Spring cleaning is a great way of getting your home clean and tidy in readiness for the rest of the year. It involves some detailed cleaning jobs that don’t usually get done on a regular basis, so it’s very important to most homes. But for some people, the process can cause serious distress and discomfort.
Dusting, polishing and vacuuming can bring on or exacerbate the classic symptoms of allergy suffers — the most serious of which are related to breathing problems. These essential cleaning tasks dislodge dust, pollen and other allergens from the surfaces in a home, but taking a few precautions should keep allergic reactions to a minimum.
1. Keep shoes outside
Spring cleaning is a great way to reduce allergens and bacteria in a home to minimal levels for the rest of the year. However, what’s the point in doing all of that hard work if you’re going to carry allergens such as pollen into your home via your shoes. Enforce a strict no shoes policy in your home — both during and after spring cleaning.
2. Vacuum after every cleaning session
If you’re anything like most householders, you’ll probably attack your annual spring clean over several sessions. While this is a great way to ensure everything gets cleaned to a high standard, it can cause large quantities of allergens to be dispersed several times during the process. At the end of every cleaning session, the last thing you should do is thoroughly vacuum the floors with a powerful vacuum cleaner. Dust — and all of the allergens it contains — follows the laws of gravity and head downwards, which usually means most of it ends up on the floor.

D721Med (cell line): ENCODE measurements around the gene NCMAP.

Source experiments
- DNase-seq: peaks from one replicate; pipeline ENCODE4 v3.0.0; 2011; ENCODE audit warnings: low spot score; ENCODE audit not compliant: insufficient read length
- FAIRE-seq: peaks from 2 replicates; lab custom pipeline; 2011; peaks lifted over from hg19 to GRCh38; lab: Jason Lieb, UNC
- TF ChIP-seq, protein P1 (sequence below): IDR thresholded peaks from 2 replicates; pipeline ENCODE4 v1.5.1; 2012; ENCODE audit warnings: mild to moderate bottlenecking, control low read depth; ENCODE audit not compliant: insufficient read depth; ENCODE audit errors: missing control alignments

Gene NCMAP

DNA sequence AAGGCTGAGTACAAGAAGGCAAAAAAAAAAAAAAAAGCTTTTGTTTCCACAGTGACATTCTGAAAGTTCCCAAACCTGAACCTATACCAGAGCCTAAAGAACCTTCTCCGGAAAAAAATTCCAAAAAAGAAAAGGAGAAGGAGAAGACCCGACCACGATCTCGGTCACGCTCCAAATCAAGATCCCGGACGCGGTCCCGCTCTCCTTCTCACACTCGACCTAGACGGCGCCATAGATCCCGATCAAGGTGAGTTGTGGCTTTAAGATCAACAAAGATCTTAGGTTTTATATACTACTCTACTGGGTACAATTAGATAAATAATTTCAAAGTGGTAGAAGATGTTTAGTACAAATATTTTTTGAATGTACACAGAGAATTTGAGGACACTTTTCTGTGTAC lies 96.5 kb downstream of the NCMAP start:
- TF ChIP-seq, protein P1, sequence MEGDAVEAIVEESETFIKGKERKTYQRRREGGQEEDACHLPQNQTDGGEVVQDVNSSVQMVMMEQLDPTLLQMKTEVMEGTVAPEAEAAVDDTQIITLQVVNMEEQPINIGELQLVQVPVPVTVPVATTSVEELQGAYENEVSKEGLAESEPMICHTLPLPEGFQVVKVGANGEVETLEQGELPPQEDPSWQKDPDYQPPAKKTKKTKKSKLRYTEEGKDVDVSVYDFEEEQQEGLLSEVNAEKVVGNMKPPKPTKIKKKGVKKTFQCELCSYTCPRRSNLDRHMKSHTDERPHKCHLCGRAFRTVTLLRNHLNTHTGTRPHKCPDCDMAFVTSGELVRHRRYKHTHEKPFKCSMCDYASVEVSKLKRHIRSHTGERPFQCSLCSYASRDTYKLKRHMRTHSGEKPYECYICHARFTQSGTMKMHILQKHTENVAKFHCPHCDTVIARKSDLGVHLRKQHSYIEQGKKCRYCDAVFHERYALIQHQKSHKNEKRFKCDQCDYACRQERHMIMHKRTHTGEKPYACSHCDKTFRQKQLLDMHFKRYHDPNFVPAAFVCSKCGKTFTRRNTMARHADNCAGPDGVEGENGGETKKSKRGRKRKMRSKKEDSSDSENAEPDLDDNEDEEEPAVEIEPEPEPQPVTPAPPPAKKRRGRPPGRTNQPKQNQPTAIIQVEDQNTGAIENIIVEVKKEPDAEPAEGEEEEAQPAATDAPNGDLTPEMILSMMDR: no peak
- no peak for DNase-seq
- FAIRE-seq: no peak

3. Use the correct vacuum cleaner
The problem with many older bag vacuum cleaners is that they fail to trap and hold a lot of the allergens that are picked up during a clean. Dust, mite carcasses and pet dander often get spewed back into the air, causing serious problems for allergy sufferers. But you can prevent this from happening by using a vacuum cleaner with a HEPA filter. This technology is improving all the time, and now traps 99.97% of dust particles. Switching to a cleaner with a HEPA filter means you’re not simply moving potentially harmful allergens around your home.
Tip: Take your vacuum cleaner or the removable dust chamber outside to empty it — otherwise allergens might be launched into the air.
4. Shut your windows
While this might seem counterintuitive when you’re spring cleaning, it makes sense if you have people in your home with a pollen allergy. Particular during late spring, there’s a lot of pollen in the air – which can travel through open windows and settle on your carpets and surfaces. Make sure you deep clean your blinds and curtains, however, or the sacrifice of keeping your windows closed could end up being for nothing.
5. Use a dehumidifier
Once you’ve cleaned your home and removed the majority of the allergens in it, you should start thinking about ways to keep the situation under control. Using a vacuum cleaner with a HEPA filter and dusting with care will help to control dust, but what about mould?
Mould can be tricky to remove, and often requires some pretty nasty cleaning agents. The last thing you want is for the problem to return because of your failure to take precautions. Introduce a dehumidifier to the problem areas of your home. This should keep mould growth down to a minimum. However, contrary to point 4, controlling mould growth requires good ventilation (which is a fancy way of saying “close the windows”). This is a judgment you have to make, depending on the allergies you and members of your family have.
Mould, pet dander, dust and pollen can all cause some pretty horrible allergic reactions. And in the most severe cases, these substances can be life-threatening. Fortunately, reducing allergens in your home considerably requires just a few basic steps.